UNCLE SHOULD HAVE BEEN ALLOWED TO INTERVENE IN NEGLECT PROCEEDINGS.
The Third Department, reversing Family Court, determined uncle should have been allowed to intervene in neglect proceedings to seek custody of the children who had been removed from the home:
There is no question that the uncle is authorized to seek intervention under the statute; he is one of the enumerated relatives permitted to pursue such relief, and both respondent and the child's father (among others) consented to his appearance in the proceeding. Nor does Family Ct Act § 1035 (f) limit the right of intervention to only the fact-finding and dispositional hearings held on a pending Family Ct Act article 10 neglect petition. Quite the contrary, it broadly permits a qualified relative seeking temporary or permanent custody of the child to participate “in all phases of dispositional proceedings” (Family Ct Act § 1035 [f] [emphasis added]). Furthermore, a permanency hearing is plainly dispositional in nature. A dispositional hearing is defined as “a hearing to determine what order of disposition should be made” (Family Ct Act § 1045), and Family Ct Act § 1089 (d) provides that, “[a]t the conclusion of each permanency hearing, the court shall . . . determine and issue its findings, and enter an order of disposition in writing.” Family Court seemed to acknowledge all of this, but reasoned that intervention was not permitted because the dispositional phase of the proceeding terminated upon completion of the dispositional hearing concerning the article 10 petition and the issuance of an order pursuant to Family Ct Act § 1052 (a). This was error. Matter of Demetria FF. (Tracy GG.), 2016 NY Slip Op 04499, 3rd Dept 6-9-16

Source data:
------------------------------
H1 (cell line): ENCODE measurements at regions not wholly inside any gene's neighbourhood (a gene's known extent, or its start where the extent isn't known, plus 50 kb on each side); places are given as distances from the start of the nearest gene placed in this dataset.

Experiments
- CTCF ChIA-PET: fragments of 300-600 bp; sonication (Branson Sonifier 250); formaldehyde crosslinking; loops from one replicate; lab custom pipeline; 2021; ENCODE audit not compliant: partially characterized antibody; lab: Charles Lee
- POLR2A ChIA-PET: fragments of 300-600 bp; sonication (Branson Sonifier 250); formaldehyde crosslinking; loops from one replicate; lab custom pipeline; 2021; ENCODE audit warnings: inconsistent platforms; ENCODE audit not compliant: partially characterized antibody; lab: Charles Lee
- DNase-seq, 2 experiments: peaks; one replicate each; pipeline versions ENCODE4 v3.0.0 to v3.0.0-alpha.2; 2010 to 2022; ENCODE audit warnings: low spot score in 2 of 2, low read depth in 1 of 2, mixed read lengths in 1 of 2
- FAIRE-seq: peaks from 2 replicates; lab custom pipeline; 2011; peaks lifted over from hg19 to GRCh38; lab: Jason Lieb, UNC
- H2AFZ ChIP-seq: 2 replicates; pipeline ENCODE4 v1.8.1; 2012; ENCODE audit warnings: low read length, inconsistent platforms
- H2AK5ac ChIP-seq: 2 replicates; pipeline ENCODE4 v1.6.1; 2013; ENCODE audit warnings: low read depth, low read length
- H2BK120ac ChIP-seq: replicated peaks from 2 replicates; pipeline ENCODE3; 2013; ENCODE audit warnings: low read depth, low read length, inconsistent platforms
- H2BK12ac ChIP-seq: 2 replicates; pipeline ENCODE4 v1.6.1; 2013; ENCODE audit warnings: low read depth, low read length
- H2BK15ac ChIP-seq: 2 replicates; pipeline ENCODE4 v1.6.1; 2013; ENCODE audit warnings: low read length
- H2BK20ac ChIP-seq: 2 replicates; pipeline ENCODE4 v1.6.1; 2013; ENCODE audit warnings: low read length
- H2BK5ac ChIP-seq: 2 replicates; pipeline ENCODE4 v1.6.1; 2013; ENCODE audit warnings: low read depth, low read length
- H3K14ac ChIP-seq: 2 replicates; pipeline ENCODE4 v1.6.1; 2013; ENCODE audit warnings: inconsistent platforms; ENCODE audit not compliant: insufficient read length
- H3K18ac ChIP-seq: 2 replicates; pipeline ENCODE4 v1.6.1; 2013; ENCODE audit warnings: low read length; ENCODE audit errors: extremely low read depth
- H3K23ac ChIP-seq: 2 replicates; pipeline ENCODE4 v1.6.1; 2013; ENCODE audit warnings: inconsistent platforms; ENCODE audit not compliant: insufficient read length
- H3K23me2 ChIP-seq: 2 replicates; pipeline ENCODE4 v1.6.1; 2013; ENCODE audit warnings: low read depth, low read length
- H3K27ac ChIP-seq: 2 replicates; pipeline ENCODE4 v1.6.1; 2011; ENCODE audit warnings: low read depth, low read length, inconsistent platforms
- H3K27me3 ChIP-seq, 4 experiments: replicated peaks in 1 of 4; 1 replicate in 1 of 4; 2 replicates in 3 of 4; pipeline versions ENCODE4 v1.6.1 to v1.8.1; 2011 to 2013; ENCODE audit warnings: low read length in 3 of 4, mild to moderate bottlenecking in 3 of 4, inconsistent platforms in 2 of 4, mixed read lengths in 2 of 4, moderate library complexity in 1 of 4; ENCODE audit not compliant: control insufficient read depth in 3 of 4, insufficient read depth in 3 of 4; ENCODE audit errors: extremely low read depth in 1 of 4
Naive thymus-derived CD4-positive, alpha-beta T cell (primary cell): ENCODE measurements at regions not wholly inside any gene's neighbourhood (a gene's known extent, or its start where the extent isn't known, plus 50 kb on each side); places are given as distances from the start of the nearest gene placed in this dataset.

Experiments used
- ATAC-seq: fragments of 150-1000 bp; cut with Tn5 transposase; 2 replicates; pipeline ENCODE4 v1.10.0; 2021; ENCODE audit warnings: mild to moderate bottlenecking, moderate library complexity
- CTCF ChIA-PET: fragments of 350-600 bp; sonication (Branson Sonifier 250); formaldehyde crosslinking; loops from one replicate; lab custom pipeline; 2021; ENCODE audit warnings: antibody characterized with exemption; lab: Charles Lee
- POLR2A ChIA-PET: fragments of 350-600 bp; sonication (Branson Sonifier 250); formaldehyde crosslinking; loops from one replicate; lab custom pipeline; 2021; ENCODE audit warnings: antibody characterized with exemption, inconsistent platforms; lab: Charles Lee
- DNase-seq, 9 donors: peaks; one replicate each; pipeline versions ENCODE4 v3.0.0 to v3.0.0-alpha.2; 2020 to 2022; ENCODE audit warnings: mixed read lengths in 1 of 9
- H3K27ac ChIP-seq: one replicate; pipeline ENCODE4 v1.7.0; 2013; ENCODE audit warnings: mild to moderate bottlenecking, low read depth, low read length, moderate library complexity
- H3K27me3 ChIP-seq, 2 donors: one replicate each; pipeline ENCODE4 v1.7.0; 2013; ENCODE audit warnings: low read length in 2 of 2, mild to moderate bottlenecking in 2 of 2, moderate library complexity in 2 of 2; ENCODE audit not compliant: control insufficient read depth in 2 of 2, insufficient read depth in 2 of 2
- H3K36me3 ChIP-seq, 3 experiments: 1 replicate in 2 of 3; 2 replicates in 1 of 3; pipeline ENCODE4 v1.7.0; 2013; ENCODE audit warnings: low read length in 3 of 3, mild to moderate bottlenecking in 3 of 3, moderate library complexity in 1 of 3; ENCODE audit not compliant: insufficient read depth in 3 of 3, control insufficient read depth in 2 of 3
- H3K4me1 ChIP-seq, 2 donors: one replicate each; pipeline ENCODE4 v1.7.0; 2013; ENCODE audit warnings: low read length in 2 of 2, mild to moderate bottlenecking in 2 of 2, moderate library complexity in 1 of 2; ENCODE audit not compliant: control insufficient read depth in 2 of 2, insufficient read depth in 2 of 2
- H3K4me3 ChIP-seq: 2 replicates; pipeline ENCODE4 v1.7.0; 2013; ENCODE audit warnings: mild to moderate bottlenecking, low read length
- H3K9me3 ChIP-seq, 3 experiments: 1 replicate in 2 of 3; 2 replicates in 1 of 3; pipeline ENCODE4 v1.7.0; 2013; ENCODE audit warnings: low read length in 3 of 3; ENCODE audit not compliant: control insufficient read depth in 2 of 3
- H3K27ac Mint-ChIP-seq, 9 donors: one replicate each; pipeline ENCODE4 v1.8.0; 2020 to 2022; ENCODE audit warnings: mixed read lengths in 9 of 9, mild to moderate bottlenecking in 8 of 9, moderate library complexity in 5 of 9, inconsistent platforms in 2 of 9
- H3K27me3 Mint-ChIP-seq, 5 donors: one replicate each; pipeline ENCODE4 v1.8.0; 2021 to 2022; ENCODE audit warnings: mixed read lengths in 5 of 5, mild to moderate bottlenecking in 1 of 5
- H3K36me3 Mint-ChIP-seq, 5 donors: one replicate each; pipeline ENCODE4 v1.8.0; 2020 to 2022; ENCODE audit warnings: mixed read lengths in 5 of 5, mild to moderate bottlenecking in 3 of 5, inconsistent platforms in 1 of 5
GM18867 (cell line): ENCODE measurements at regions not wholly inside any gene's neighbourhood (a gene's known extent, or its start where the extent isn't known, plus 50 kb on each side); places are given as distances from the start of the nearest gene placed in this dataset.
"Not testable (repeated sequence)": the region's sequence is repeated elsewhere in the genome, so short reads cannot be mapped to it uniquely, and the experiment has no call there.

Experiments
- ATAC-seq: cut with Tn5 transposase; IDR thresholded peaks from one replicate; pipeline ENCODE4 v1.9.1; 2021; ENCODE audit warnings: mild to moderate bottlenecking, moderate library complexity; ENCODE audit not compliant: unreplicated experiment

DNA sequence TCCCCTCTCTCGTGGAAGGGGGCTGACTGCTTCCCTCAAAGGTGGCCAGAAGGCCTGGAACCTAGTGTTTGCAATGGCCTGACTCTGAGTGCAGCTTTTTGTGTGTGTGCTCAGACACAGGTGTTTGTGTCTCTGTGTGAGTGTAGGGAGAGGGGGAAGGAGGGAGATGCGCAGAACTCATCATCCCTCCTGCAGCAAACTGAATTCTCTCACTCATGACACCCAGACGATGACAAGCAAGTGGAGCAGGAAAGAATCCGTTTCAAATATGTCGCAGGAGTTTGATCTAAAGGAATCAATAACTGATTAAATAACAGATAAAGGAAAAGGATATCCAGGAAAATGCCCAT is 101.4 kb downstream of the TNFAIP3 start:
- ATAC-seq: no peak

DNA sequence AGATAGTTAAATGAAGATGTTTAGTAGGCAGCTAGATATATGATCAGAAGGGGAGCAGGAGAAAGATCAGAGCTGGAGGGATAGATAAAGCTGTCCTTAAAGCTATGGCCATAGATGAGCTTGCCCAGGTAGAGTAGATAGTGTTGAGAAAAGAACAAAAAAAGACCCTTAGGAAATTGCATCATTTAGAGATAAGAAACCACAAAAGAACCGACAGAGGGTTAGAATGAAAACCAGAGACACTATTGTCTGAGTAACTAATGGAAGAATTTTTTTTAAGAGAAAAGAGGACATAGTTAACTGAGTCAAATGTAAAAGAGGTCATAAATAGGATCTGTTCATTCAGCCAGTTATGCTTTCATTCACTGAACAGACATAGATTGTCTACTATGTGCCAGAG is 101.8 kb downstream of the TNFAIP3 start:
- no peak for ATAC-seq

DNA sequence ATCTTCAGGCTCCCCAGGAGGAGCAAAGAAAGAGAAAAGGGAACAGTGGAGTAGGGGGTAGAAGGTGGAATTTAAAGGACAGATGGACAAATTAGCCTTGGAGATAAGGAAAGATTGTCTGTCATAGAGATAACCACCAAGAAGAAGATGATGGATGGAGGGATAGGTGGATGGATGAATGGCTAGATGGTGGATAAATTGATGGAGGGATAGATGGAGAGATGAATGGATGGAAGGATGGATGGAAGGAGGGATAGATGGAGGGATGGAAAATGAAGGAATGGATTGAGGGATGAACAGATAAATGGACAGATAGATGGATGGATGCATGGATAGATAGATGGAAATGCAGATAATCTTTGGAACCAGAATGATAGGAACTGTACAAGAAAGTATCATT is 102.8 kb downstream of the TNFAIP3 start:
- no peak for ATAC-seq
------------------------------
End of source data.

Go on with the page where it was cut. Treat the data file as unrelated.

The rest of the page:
FAMILY LAW (UNCLE SHOULD HAVE BEEN ALLOWED TO INTERVENE IN NEGLECT PROCEEDINGS)/NEGLECT (UNCLE SHOULD HAVE BEEN ALLOWED TO INTERVENE IN NEGLECT PROCEEDINGS)/CUSTODY UNCLE SHOULD HAVE BEEN ALLOWED TO INTERVENE IN NEGLECT PROCEEDINGS)